From these Scriptures, we see that faith is watered by meditating on God's word, just as it says in Romans 10:17:
So then faith comes by hearing, and hearing by the word of God.
One other thing to note is that the ungodly man was likened to "chaff which the wind drives away." Interestingly, chaff is dry, not having received any water, and it is blown about by the wind. This seems to suggest that they doubt, because James likens the one who doubts as "a wave of the sea, driven and tossed by the wind." In short, we need to hear God's Word and keep it ever in our minds and hearts, so that our faith can grow -- We need to keep our focus on God and His Word, and then do what He is telling us to do. Colossians 2:6-7 says,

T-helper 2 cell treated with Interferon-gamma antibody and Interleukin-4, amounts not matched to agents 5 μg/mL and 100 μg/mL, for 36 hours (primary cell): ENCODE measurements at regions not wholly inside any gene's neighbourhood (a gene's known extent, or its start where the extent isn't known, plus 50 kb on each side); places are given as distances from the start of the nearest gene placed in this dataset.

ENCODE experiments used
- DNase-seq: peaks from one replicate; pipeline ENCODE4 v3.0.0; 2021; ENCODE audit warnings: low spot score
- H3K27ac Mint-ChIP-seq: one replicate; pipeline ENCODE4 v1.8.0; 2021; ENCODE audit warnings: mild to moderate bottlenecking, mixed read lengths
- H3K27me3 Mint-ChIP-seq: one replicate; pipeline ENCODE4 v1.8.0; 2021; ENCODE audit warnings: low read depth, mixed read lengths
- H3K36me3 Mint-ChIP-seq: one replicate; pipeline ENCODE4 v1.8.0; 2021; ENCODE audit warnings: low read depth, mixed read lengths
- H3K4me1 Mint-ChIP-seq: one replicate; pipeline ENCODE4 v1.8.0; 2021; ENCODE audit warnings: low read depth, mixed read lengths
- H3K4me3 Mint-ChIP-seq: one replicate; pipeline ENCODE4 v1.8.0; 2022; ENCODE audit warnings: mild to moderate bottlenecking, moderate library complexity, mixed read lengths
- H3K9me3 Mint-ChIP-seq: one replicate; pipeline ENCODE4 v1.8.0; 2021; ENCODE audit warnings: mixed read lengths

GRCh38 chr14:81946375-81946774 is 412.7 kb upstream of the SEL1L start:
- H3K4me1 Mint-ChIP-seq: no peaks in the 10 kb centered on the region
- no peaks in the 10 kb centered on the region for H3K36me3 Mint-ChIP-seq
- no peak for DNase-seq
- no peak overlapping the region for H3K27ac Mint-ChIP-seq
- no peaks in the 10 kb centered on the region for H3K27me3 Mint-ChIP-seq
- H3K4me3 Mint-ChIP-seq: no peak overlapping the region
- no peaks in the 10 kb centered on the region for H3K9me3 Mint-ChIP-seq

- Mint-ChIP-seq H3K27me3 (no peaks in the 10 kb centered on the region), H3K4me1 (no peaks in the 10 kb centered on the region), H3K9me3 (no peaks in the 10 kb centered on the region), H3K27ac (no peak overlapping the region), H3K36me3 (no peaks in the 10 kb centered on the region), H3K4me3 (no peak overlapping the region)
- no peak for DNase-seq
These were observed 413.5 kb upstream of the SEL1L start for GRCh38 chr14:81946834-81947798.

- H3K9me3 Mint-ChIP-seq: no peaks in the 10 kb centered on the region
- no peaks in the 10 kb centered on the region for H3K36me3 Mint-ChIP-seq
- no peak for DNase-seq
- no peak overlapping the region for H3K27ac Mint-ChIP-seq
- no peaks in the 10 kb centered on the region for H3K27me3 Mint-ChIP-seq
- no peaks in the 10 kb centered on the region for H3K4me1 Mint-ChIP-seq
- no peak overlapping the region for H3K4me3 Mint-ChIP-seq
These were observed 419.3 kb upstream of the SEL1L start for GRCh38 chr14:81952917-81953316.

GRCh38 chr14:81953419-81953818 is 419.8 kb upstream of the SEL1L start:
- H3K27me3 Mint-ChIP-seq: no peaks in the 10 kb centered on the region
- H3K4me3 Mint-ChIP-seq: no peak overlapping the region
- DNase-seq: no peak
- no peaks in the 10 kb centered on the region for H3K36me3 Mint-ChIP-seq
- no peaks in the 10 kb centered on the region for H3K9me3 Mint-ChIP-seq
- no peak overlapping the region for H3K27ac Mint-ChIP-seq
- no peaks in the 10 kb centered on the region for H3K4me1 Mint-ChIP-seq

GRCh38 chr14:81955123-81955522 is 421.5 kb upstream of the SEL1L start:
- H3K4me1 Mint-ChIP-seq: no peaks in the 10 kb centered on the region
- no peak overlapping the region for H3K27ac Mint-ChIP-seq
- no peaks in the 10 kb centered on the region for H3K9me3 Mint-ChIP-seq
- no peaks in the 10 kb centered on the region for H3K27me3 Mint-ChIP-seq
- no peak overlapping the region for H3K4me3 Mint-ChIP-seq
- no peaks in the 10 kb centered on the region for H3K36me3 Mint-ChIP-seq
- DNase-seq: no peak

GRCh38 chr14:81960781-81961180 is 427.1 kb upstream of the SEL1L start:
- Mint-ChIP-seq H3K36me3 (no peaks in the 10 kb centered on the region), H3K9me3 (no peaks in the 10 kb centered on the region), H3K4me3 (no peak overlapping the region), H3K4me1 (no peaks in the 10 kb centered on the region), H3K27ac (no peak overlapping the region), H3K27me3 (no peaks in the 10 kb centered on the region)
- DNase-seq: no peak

As you have therefore received Christ Jesus the Lord, so walk in Him, rooted and built up in Him and established in the faith, as you have been taught, abounding in it with thanksgiving.


  1. Great post! Thanks for bringing out the cross-referencing Scriptures, especially the one from Jeremiah. It's special to me right now because here, God promises that the one who trusts in the Lord "will not fear when heat comes, but its leaf will be green, and will not be anxious in the year of drought, nor will cease from yielding fruit." Reminds me of the parable of the sower's seed, where those whose roots were not deep were overcome by heat.